Why Should Arbitration With A Car Manufacturer Be Avoided In Arizona?
- Consumers should not go through a vehicle manufacturer’s arbitration process in Arizona. It is not legally required, nor is it advisable.
- The two main vehicle manufacturer-run arbitration companies in Arizona, BBB Auto Line and the NCDS, are non-compliant with federal regulations, based primarily on their failure to provide all of the remedies available to consumers under Arizona law.
- Vehicle manufacturers’ arbitration processes are unfairly biased in favor manufacturers, who pay for them and the arbitrators that facilitate them. Statistically, they are not in the interest of consumers.
There are several reasons why a consumer in Arizona should not go through a vehicle manufacturer’s arbitration process.
First and foremost, it is not legally required in Arizona. There is a Federal Court opinion called Muller vs. Winnebago which holds that the main arbitration program of vehicle manufacturers in Arizona, the BBB Auto Line, is non-compliant with federal regulations. The BBB is non-compliant with federal regulations because it does not provide all of the remedies available to consumers under Arizona law.
Additionally, the arbitration process of vehicle manufacturers in Arizona is generally not a very fair venue for consumers. At the end of the day, the manufacturers sign the paychecks of the arbitrators involved. Even if the arbitrators do their best to be fair—studies show that people are heavily influenced by who is paying them. As the saying goes, people tend not to bite the hand that feeds them.
This bias is not theoretical. It is clear and evident in the decisions made through this process. Statistically, it is less likely for a consumer to prevail in that process rather than by hiring an attorney to negotiate a settlement.
The process usually only offers three basic remedies:
The percentage of cases where consumers are able to obtain a repurchase or replacement is substantially lower than when consumers are represented by a Lemon Law attorney. Moreover, in many cases, the only option the arbitrator decides on is “repair.” Repair is essentially a loss for consumers because they are already entitled to repair under their vehicle warranty. “Giving” the consumer the remedy of repair isn’t really giving them anything at all, beyond something they are already legally entitled to.
The percentage of consumers that are awarded with repurchase or replacement is very low. Even in those few cases, they manufacturers often find a way to further obviate what the consumer gets.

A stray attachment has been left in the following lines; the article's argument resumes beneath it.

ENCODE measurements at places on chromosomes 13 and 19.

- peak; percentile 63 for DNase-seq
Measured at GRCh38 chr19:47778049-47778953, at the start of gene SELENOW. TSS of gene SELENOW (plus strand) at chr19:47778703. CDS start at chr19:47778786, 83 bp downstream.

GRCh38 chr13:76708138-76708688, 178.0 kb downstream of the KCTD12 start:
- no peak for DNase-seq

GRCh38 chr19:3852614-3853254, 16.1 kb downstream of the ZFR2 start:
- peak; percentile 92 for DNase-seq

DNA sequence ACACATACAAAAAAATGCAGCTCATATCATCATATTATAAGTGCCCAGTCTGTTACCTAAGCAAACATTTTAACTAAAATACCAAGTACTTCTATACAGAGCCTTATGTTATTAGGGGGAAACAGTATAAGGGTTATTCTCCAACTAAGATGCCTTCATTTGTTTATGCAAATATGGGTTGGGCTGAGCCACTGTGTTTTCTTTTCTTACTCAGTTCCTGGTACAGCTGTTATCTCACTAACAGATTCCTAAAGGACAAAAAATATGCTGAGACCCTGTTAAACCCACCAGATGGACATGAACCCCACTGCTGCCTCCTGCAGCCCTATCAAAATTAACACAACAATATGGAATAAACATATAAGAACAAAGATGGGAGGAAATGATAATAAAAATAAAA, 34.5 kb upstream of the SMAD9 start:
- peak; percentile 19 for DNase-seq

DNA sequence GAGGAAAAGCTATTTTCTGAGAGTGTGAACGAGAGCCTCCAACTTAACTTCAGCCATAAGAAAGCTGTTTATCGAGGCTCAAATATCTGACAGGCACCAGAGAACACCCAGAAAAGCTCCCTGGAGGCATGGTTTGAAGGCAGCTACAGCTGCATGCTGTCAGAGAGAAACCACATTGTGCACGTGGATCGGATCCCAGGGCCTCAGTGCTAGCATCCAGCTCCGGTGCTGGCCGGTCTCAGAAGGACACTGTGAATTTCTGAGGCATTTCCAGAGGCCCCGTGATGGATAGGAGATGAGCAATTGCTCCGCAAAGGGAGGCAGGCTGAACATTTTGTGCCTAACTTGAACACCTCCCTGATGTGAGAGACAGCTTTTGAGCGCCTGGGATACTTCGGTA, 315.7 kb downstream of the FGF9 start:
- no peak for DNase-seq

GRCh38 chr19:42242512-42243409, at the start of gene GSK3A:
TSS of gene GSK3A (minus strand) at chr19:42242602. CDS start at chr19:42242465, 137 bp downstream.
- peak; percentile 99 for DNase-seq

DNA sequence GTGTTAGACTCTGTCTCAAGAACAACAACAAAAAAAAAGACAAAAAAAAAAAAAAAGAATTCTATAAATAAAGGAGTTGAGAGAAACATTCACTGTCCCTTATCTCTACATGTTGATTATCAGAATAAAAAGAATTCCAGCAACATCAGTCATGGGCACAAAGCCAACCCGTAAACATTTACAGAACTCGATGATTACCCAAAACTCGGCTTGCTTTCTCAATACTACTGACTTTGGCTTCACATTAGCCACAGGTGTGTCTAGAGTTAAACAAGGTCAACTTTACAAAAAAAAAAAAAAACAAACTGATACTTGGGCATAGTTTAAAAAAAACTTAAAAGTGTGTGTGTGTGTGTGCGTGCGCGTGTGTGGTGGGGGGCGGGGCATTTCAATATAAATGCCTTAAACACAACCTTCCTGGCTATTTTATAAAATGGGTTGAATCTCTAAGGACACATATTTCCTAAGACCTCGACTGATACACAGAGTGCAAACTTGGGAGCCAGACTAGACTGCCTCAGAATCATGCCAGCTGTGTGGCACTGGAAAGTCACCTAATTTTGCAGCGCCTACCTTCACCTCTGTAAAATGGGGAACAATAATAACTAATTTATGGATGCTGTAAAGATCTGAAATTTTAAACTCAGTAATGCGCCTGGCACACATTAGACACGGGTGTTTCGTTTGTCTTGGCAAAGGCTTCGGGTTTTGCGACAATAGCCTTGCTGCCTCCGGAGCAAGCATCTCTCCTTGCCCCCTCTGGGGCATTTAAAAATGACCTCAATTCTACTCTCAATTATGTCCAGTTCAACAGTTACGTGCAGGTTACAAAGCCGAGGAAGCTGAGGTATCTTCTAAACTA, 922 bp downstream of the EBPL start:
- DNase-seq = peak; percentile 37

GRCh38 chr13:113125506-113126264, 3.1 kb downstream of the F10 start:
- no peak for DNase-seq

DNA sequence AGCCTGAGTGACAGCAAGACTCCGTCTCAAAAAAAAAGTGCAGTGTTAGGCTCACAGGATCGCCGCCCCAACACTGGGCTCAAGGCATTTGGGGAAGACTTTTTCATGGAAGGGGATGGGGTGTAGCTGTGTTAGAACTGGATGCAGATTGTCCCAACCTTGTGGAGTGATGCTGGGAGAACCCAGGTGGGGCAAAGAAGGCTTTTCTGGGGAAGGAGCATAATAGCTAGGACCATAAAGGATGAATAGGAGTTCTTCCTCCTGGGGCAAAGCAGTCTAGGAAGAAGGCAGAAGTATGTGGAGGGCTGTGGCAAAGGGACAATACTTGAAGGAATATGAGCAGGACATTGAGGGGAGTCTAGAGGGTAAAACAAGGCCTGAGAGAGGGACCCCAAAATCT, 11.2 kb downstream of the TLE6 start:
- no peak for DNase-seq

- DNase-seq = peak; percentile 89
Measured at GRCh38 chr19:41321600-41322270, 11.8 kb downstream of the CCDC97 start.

For example, in other states, when a car manufacturer buys back your car, there is a formula for a mileage offset. In Arizona, there is no such formula for offset. The offset is determined either by settlement (i.e., what both sides agree to as reasonable if they can reach an amicable out-of-court resolution), or—if the matter goes to Court—what the jury decides is reasonable. In either case, there is no specific formula for mileage offset in Arizona, which typically puts consumers at a marked financial disadvantage, because the formula comes out to a very high cents per mile amount, that no reasonable consumer would want to agree to.
For these reasons, we do not recommend that people go through the BBB Auto Line, but the same goes for any other car manufacturer’s arbitration program. The other major auto manufacturer’s arbitration program in Arizona is called the National Center for Dispute Settlement, or NCDS, and it is non-compliant for the exact same reasons. Namely, it does not offer all the breach of warranty remedies that are available to consumers under the law.
While these arbitration processes may only present repair, repurchase, or replacement as the options for settlement, Arizona consumers have additional options. For one example, Arizona consumers making warranty claims are legally entitled to cash compensation for diminution in value. This is a type of settlement that can occur when a consumer didn’t get what they paid for when they bought the vehicle if the defects were foreseeable. This is referred to as a hindsight inquiry. The vehicle sold as new (or relatively new) and is really the equivalent of a roughly used high mileage used vehicle that should have cost thousands of dollars less.
Another type of compensation available to Arizona consumers that is not usually available in vehicle manufacturer’s arbitration processes is called incidental and consequential damages. This is essentially compensation for loss of use of the vehicle. It is based on fair rental value of a like vehicle for the time that the vehicle will be out of service, or on aggravation and inconvenience caused by the vehicle’s defect. This is most often pursued in Court, and the actual amount is up to a jury to decide based on testimony and evidence.
For more information on Avoiding Arbitration in a Lemon Law Claim, a Free Lemon Law Evaluation is your next best step. Get a Free no obligation Lemon Law Evaluation by calling (480) 887-9924 today.
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